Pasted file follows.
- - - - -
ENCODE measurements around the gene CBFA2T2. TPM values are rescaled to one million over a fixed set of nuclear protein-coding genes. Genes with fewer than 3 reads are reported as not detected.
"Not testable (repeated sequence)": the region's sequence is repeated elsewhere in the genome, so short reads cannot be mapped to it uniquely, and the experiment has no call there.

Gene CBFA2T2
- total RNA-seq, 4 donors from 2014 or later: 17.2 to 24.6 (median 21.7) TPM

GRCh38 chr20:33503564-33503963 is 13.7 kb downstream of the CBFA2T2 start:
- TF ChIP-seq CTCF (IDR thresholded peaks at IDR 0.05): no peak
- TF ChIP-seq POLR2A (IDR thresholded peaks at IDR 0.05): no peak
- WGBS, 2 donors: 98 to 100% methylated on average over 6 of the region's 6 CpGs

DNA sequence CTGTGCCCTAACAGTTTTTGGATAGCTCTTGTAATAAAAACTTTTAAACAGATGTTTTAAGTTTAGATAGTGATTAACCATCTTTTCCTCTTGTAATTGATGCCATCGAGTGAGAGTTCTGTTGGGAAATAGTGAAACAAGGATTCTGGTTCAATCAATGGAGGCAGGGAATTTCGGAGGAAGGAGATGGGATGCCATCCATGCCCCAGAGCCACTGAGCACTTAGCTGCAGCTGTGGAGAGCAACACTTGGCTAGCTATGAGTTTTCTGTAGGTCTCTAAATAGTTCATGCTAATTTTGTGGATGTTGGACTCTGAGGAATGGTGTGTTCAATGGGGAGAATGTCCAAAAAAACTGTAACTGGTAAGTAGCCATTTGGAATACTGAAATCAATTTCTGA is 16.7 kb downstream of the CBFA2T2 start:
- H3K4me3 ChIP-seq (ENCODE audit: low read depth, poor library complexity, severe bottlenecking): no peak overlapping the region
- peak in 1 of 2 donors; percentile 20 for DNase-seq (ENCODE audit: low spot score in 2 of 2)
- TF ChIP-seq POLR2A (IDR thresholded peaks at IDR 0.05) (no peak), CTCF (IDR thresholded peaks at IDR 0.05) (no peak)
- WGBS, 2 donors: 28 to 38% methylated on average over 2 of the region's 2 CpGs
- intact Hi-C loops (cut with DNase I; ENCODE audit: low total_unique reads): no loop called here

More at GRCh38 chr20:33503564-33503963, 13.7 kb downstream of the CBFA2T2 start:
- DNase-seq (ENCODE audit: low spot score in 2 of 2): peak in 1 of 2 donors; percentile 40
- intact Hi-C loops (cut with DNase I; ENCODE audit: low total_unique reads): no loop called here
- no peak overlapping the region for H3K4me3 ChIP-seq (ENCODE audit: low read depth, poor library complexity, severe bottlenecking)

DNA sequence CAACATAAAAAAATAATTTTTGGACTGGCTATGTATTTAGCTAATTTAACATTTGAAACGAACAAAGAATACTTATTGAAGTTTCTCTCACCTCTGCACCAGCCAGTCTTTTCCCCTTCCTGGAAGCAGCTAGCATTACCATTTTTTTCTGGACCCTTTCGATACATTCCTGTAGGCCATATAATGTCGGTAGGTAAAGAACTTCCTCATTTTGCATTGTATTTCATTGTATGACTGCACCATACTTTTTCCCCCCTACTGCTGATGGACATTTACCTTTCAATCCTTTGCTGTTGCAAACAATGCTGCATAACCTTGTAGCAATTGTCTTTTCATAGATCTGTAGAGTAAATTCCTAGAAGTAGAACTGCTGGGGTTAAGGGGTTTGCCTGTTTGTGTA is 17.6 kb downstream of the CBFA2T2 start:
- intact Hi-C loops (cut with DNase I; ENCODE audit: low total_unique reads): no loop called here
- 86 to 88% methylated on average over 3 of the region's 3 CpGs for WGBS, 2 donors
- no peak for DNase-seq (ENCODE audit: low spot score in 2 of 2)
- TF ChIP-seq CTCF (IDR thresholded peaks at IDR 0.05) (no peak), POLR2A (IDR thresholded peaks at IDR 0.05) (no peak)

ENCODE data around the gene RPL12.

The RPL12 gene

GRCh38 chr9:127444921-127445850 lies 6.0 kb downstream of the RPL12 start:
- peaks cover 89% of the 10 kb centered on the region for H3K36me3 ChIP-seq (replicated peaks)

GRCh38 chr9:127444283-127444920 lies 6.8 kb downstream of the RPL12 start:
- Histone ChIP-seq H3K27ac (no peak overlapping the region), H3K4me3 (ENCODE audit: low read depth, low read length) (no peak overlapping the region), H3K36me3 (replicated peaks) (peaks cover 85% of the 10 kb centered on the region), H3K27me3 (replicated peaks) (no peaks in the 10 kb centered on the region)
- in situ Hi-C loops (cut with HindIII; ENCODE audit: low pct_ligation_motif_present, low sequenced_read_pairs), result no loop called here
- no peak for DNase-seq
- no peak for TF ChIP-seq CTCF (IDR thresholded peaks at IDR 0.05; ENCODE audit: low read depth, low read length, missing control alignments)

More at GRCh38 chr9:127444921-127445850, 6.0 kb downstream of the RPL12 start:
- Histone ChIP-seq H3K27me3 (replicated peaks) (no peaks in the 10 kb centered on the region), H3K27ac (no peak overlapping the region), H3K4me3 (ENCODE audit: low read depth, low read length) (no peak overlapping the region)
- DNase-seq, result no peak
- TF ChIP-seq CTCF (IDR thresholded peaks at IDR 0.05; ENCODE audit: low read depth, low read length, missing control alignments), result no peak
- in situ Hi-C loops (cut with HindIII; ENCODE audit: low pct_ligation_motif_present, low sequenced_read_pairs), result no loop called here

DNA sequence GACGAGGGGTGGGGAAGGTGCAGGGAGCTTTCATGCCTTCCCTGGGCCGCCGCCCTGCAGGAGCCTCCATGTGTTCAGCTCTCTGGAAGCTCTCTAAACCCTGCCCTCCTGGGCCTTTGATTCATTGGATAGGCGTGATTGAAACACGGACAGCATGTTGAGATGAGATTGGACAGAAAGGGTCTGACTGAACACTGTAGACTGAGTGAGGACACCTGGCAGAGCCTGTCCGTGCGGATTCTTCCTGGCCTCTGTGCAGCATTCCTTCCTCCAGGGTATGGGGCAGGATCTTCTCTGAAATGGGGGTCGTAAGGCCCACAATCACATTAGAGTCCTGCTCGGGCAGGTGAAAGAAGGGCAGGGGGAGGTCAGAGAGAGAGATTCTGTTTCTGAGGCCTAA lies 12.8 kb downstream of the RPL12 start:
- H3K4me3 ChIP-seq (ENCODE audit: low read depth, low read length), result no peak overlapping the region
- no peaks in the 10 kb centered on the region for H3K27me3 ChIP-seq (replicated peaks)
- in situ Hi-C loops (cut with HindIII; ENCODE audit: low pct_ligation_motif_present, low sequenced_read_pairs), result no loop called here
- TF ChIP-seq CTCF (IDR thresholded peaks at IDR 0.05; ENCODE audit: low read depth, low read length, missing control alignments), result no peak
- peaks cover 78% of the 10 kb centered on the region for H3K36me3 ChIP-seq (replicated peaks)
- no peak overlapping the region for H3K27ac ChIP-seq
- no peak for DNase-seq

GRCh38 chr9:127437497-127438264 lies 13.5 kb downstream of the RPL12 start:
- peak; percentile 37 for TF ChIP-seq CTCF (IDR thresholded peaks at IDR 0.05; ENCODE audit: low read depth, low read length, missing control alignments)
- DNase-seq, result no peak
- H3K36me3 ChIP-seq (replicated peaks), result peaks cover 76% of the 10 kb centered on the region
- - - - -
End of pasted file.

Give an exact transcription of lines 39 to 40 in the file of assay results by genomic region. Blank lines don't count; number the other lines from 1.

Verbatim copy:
- H3K4me3 ChIP-seq (ENCODE audit: low read depth, low read length), result no peak overlapping the region
- no peaks in the 10 kb centered on the region for H3K27me3 ChIP-seq (replicated peaks)